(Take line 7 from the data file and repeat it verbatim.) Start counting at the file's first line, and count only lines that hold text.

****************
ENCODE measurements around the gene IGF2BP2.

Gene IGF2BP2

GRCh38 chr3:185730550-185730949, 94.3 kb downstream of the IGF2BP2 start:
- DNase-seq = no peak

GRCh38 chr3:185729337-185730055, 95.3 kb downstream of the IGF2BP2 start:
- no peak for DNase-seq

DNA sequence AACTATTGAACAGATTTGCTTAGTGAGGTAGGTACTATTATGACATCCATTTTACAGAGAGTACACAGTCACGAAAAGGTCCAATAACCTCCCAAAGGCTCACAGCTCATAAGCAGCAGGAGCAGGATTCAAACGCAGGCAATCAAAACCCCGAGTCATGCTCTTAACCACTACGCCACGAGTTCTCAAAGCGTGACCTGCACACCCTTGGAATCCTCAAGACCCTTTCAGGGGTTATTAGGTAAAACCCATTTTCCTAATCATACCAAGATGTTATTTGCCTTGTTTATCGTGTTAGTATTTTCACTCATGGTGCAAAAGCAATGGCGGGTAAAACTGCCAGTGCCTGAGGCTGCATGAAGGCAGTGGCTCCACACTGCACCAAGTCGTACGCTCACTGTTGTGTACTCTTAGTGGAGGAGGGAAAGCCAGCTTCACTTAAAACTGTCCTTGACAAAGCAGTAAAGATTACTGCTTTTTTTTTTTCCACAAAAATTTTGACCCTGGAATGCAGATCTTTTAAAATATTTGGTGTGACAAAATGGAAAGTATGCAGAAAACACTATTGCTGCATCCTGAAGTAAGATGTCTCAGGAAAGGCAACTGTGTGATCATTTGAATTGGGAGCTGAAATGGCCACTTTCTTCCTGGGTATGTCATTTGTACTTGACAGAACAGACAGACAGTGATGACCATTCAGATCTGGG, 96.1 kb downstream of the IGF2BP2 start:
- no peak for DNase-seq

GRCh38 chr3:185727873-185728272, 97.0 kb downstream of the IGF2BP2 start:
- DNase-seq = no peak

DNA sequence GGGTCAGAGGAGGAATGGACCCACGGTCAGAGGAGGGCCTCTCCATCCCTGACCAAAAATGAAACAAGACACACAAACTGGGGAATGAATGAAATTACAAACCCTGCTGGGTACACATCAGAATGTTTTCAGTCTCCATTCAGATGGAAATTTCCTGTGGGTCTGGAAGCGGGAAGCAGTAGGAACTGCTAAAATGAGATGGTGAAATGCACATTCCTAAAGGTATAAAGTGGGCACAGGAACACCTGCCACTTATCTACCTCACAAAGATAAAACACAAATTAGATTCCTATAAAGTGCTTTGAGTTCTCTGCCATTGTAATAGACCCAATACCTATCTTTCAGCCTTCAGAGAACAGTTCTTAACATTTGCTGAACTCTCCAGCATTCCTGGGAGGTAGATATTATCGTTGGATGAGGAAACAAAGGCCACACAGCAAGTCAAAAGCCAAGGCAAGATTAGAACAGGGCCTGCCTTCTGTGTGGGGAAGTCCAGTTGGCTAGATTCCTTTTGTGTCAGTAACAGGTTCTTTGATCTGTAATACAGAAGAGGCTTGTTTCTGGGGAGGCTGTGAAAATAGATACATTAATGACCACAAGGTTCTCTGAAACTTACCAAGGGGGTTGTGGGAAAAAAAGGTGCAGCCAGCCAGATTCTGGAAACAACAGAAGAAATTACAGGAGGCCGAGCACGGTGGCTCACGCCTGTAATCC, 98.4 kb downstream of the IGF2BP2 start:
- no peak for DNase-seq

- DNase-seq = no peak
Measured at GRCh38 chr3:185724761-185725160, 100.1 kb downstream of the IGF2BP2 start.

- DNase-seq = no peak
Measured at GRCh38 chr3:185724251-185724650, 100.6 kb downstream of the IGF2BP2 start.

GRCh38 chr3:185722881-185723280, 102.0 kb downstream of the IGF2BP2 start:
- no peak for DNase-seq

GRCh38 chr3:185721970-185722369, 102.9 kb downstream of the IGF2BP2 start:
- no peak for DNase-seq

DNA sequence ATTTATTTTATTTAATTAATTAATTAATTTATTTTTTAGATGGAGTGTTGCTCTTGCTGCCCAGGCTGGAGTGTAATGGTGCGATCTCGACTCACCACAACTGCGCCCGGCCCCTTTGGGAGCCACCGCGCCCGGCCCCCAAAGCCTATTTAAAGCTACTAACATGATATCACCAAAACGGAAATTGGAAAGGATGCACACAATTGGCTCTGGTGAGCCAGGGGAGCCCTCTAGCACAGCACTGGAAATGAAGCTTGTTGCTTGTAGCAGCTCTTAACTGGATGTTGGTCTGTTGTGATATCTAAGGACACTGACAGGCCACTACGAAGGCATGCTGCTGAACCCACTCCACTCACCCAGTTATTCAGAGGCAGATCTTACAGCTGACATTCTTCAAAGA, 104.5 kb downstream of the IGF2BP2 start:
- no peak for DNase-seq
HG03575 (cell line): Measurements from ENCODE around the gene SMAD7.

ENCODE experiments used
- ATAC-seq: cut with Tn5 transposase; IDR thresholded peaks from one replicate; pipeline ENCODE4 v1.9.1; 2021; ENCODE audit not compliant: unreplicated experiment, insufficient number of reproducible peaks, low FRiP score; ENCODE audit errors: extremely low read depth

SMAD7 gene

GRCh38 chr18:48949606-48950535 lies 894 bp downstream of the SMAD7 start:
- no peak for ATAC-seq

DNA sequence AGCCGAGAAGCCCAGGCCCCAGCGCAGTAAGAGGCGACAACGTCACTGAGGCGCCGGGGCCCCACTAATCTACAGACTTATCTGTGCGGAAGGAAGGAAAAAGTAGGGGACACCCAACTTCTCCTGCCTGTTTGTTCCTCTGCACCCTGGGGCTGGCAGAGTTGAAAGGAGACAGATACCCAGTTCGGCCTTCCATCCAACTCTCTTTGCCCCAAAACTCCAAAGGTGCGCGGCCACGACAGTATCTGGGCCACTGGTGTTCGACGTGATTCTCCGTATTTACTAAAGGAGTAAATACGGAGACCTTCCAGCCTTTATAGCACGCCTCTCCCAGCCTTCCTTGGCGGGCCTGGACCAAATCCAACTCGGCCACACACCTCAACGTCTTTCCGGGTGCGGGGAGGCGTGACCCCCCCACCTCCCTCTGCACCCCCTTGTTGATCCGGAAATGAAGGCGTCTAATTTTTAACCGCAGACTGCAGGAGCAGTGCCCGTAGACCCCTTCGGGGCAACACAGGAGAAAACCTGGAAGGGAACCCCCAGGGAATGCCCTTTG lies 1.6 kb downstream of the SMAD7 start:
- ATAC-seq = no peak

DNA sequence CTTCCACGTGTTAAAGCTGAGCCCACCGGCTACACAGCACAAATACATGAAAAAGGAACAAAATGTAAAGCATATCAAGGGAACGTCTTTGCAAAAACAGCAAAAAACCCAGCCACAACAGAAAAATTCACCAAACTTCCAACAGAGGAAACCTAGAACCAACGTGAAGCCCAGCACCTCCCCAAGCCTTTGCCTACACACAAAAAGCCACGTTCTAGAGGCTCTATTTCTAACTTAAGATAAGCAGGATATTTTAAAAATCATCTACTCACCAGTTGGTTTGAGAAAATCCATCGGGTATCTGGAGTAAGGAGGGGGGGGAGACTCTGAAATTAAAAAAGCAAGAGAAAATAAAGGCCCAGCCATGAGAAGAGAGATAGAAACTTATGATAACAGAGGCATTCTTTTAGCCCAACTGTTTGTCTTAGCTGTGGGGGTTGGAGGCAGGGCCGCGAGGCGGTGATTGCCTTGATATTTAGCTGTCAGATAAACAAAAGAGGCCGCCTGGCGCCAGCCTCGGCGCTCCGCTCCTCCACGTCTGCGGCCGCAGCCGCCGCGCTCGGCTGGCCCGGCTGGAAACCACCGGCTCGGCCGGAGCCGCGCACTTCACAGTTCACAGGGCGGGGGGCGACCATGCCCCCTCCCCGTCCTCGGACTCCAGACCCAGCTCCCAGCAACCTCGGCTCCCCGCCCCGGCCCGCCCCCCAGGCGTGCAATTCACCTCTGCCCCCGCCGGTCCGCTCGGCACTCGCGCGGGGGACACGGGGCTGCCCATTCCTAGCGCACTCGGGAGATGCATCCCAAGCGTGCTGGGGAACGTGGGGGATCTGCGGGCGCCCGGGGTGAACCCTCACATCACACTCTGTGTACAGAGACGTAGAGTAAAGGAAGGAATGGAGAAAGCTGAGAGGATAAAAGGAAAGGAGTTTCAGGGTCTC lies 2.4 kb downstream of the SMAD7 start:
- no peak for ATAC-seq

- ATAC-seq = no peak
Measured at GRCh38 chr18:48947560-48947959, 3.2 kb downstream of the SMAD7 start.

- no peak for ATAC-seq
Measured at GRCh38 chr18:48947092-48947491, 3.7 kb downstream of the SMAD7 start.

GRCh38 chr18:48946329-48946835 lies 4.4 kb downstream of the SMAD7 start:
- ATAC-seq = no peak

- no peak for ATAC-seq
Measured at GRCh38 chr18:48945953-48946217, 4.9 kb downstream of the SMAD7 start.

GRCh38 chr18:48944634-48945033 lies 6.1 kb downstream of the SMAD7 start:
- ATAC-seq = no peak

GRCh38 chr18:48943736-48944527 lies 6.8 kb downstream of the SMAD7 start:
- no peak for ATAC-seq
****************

DNA sequence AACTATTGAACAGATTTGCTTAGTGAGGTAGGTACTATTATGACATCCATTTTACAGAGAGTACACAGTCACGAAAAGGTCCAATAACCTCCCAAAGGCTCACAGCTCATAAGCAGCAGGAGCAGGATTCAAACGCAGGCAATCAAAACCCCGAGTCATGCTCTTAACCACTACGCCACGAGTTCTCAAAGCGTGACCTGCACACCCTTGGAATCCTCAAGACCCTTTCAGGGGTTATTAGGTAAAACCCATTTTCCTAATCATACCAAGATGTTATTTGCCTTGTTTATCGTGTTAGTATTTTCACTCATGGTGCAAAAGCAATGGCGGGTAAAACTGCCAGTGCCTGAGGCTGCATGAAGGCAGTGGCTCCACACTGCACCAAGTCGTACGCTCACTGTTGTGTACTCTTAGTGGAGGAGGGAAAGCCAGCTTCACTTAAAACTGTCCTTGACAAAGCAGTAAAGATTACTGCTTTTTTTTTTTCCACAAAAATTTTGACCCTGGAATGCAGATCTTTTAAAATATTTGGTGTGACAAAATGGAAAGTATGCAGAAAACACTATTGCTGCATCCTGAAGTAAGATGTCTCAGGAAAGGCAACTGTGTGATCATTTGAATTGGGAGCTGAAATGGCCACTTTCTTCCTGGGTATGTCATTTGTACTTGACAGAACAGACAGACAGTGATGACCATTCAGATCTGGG, 96.1 kb downstream of the IGF2BP2 start: